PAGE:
The Enduring Classical Music of Jean Sibelius

Nature, pathos, and passion.

Sibelius Monument photo courtesy of Jenna Pietikäinen/Helsinki Partners

In 1924, Jean Sibelius debuted his Seventh Symphony—his last one—in Stockholm. Today, Finland’s best-known classical composer remains relevant and vibrant for reasons that extend beyond that particular centenary.

The Hämeenlinna-born genius (1865-1957), whose musical studies took him to Helsinki, Berlin, and Vienna, became a leading light in the National Romantic movement of the late 19th and early 20th century. That movement culminated in Finland’s 1917 independence after enduring Russian rule since 1809.


Photo by Lucas Aykroyd


Finlandia, Sibelius’s soaring 1899-written ode to national awakening, is never far from the pop culture mainstream. For instance, the explosive ending of 1990’s Die Hard 2, directed by Finland’s Renny Harlin, is set to some of Finlandia’s most foreboding and stirring motifs. In 2019, singer-songwriter Paula Vesala performed the Finlandia hymn in front of thousands of jubilant hockey fans in Helsinki’s Kaisaniemi Park after Finland’s unexpected gold-medal victory at the IIHF Ice Hockey World Championship. That hymn took on more pathos when the 1883-established YL Male Voice Choir substituted “Ukraine” for “Finland” in the lyrics outside the Russian embassy after the 2022 invasion of Ukraine.

Beyond the shifting tides of politics, Sibelius—whose primary influences include Tchaikovsky, Wagner, and Liszt—is passionately concerned with the beauty and grandeur of Nordic nature. The rising, propulsive opening of his Second Symphony (1902) invites comparisons with Beethoven’s Pastoral Symphony or Mendelssohn’s Italian Symphony, although it is certainly starker and less purely celebratory on balance. Tapiola (1926), his final major composition, draws inspiration from ancient lore about the vast Finnish forests.



Sibelius biographer Daniel M. Grimley puts it this way: “His intensely felt response to nature and environment was not merely a well-worn trope in his critical reception; it was a more drastic way of rethinking human subjectivity and our relationship with the natural world.”

Ainola, the Sibelius family home for more than 50 years and now a museum, further underlines the composer’s immersion in nature with its lyrical tree-ringed setting by Lake Tuusula near Helsinki.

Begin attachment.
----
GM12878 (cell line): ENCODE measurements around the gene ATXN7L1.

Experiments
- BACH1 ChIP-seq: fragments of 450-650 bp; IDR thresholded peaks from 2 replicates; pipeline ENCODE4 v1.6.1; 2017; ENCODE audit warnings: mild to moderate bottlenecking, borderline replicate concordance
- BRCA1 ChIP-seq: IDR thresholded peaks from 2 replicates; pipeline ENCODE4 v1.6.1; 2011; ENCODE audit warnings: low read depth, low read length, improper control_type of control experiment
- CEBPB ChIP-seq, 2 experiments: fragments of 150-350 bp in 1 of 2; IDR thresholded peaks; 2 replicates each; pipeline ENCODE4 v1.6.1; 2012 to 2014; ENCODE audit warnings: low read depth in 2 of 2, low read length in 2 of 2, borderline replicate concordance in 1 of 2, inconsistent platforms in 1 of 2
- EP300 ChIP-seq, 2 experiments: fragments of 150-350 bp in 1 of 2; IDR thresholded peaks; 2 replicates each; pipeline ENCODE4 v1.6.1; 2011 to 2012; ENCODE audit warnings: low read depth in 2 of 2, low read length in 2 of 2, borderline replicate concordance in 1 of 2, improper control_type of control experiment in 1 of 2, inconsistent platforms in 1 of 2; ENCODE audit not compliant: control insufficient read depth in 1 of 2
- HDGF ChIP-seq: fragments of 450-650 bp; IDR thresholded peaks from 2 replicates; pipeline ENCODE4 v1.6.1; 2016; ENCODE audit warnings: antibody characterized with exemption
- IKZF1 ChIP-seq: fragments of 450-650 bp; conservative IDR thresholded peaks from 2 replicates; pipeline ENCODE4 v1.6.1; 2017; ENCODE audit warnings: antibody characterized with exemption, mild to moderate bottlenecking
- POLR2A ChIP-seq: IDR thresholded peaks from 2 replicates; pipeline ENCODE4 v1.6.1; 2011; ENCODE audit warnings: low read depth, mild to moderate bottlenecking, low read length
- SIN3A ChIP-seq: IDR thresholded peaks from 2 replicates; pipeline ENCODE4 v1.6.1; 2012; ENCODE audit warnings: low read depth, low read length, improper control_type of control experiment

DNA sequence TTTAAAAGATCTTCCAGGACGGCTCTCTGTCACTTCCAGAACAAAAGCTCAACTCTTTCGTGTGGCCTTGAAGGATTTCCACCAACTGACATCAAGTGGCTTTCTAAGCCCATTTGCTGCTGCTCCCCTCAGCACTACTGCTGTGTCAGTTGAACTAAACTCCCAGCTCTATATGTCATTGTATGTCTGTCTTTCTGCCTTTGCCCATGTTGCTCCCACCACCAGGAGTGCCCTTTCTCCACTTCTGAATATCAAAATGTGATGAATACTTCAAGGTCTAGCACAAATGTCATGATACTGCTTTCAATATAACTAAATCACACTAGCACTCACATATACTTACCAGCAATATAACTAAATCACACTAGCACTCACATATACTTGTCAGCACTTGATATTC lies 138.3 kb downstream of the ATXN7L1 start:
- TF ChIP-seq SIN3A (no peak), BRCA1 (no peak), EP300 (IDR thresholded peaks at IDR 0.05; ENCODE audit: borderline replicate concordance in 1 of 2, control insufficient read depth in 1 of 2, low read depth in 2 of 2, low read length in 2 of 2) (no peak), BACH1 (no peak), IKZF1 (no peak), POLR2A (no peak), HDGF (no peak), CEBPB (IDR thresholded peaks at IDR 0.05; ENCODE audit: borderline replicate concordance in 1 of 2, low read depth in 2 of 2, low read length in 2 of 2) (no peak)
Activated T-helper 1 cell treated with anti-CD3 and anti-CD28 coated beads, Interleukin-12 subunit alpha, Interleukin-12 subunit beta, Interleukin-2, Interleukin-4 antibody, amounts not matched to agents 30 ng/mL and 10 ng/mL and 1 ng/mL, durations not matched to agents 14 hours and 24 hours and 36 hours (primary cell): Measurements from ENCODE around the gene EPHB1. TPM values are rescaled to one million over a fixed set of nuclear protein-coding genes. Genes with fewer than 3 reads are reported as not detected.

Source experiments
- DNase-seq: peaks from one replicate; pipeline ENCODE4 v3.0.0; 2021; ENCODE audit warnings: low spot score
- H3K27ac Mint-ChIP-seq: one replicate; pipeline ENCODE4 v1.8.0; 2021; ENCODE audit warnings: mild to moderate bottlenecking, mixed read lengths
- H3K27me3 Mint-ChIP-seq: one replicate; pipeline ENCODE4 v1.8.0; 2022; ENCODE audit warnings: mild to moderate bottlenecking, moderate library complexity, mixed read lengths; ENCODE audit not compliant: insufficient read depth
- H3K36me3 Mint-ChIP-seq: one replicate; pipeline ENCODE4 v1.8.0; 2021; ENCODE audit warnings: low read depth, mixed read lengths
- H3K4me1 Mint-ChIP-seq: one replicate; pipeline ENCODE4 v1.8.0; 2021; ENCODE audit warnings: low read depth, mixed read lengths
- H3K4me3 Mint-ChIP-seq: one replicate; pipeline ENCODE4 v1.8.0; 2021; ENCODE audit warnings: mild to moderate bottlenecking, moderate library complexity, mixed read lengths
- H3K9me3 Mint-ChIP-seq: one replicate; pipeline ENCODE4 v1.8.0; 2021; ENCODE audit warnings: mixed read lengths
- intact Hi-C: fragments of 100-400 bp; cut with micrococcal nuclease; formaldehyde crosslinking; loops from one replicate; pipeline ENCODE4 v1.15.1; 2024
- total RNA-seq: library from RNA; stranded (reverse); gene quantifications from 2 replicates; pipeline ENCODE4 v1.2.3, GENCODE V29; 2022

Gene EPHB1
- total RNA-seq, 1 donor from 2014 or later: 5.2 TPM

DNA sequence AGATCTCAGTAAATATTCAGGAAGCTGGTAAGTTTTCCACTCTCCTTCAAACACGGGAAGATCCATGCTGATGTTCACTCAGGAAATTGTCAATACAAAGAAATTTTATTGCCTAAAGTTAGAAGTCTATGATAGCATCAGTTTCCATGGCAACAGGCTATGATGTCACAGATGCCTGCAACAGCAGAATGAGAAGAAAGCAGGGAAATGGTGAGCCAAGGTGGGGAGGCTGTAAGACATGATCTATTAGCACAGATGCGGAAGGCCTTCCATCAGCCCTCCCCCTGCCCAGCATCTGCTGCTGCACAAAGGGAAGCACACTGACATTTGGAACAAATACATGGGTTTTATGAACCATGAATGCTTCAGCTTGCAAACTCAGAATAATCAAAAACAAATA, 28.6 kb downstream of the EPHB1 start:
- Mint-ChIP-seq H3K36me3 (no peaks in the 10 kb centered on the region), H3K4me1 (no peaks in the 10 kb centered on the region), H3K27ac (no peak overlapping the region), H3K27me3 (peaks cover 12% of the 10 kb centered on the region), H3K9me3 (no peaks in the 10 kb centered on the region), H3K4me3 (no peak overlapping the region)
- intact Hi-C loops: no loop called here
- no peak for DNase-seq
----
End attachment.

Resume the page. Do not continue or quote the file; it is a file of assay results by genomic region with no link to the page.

Despite being a modernist who does not directly quote Finnish folk melodies in his works, Sibelius draws frequently on the Kalevala. The national epic myth was compiled from traditional poems by Elias Lönnrot in 1835. It depicts a wild world of wizards, witches, and songs that can build boats or mire enemies in swamps. In the Sibelius canon, the five-movement choral symphony Kullervo (1892) and the haunting tone poem “The Swan of Tuonela” (1895) are dramatic examples of Kalevala magic.

Finland is a small country whose population only topped four million in the 1950s, and thus it is not entirely surprising that Sibelius also influenced the visual arts there. He often dined with fellow National Romantic artist Akseli Gallen-Kallela at Helsinki’s Kappeli restaurant, and he had his portrait painted by Eero Järnefelt, a University of Helsinki art professor and the brother of Sibelius’s wife, Aino.


Photo by Lucas Aykroyd


From Helsinki’s 1967-erected Sibelius Monument, resembling a silver wave, to Turku’s starkly modern Sibelius Museum, many Finnish sites celebrate the austerely beautiful music of this iconic thinker.

Worldwide, the legend of Sibelius continues to grow, partly due to the reach of technology. This is not a new phenomenon. A 2024 study highlights the early role of AM radio in making his music internationally known. Case in point: in 1935, the New York radio station WABC conducted a U.S.-wide poll in which Sibelius beat out Beethoven and Ravel as their listeners’ favourite composer. And since the 1990s, the British-developed Sibelius music notation software program has kept his name front and centre among contemporary composers.




Today’s best-known Finnish musical exports include rock bands like 2006 Eurovision winner Lordi (“Hard Rock Hallelujah“) and symphonic metal veterans Nightwish (“Nemo“). Still, Sibelius remains omnipresent on orchestra calendars from Minneapolis to Mumbai. The year 2025 marks the 160th anniversary of his birth, ensuring another zeitgeist boost.